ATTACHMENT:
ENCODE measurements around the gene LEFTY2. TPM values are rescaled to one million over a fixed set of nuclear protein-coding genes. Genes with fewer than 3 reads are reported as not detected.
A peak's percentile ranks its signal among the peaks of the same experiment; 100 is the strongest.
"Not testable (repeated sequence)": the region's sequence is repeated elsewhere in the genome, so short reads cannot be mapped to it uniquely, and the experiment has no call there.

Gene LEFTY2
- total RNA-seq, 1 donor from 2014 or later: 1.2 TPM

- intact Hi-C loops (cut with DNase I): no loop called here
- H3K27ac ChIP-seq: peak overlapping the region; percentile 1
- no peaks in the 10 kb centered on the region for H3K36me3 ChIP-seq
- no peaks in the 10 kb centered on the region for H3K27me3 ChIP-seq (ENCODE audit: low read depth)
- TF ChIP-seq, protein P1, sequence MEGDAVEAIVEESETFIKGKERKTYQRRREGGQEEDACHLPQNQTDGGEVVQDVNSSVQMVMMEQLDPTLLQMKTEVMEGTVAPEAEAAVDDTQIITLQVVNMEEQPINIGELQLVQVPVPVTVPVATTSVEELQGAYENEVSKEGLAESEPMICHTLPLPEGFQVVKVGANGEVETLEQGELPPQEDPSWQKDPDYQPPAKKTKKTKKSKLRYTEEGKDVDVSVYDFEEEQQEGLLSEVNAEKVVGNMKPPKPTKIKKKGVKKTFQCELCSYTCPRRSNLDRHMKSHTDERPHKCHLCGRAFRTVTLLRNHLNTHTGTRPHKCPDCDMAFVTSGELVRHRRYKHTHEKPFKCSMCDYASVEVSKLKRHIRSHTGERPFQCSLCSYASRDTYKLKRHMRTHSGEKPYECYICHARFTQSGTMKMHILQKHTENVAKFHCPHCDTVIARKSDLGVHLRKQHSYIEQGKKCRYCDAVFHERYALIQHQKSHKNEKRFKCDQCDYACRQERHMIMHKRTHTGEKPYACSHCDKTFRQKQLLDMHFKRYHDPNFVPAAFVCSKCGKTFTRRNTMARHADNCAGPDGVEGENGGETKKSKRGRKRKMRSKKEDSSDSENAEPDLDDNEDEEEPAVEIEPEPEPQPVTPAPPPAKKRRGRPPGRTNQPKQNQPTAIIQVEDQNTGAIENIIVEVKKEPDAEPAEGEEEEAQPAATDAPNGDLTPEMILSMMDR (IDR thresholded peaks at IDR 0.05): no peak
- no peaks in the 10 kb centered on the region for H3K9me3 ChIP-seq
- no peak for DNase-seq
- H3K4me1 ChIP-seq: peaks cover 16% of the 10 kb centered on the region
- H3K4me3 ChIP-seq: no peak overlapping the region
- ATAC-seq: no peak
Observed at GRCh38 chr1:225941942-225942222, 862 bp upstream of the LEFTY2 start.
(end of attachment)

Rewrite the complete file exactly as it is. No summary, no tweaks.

ENCODE measurements around the gene LEFTY2. TPM values are rescaled to one million over a fixed set of nuclear protein-coding genes. Genes with fewer than 3 reads are reported as not detected.
A peak's percentile ranks its signal among the peaks of the same experiment; 100 is the strongest.
"Not testable (repeated sequence)": the region's sequence is repeated elsewhere in the genome, so short reads cannot be mapped to it uniquely, and the experiment has no call there.

Gene LEFTY2
- total RNA-seq, 1 donor from 2014 or later: 1.2 TPM

- intact Hi-C loops (cut with DNase I): no loop called here
- H3K27ac ChIP-seq: peak overlapping the region; percentile 1
- no peaks in the 10 kb centered on the region for H3K36me3 ChIP-seq
- no peaks in the 10 kb centered on the region for H3K27me3 ChIP-seq (ENCODE audit: low read depth)
- TF ChIP-seq, protein P1, sequence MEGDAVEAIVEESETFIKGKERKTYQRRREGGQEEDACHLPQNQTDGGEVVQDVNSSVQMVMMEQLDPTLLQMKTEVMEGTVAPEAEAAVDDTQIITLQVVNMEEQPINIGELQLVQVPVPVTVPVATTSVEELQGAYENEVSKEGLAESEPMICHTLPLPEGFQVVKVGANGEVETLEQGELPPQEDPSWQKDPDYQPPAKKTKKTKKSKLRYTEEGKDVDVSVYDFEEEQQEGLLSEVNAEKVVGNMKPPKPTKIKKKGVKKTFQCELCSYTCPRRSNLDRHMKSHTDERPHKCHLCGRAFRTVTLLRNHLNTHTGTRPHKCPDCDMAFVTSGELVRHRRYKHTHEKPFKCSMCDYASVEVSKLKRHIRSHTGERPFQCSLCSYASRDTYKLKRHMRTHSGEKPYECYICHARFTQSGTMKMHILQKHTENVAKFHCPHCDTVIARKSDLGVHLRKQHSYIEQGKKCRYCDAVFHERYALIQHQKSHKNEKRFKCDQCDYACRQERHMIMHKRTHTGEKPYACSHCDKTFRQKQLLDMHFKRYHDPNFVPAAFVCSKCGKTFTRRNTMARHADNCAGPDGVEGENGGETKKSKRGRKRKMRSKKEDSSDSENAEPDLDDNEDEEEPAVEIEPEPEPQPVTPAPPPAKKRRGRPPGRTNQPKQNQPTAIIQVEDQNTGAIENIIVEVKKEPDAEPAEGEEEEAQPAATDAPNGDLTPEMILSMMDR (IDR thresholded peaks at IDR 0.05): no peak
- no peaks in the 10 kb centered on the region for H3K9me3 ChIP-seq
- no peak for DNase-seq
- H3K4me1 ChIP-seq: peaks cover 16% of the 10 kb centered on the region
- H3K4me3 ChIP-seq: no peak overlapping the region
- ATAC-seq: no peak
Observed at GRCh38 chr1:225941942-225942222, 862 bp upstream of the LEFTY2 start.